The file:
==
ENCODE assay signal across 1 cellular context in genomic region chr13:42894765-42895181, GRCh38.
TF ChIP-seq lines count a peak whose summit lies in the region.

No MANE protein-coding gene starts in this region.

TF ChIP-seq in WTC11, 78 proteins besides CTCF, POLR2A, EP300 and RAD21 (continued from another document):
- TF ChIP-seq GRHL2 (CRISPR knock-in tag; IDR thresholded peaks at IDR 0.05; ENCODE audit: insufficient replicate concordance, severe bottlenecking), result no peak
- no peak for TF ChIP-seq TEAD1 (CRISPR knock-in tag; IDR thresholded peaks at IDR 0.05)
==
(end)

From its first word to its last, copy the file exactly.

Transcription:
ENCODE assay signal across 1 cellular context in genomic region chr13:42894765-42895181, GRCh38.
TF ChIP-seq lines count a peak whose summit lies in the region.

No MANE protein-coding gene starts in this region.

TF ChIP-seq in WTC11, 78 proteins besides CTCF, POLR2A, EP300 and RAD21 (continued from another document):
- TF ChIP-seq GRHL2 (CRISPR knock-in tag; IDR thresholded peaks at IDR 0.05; ENCODE audit: insufficient replicate concordance, severe bottlenecking), result no peak
- no peak for TF ChIP-seq TEAD1 (CRISPR knock-in tag; IDR thresholded peaks at IDR 0.05)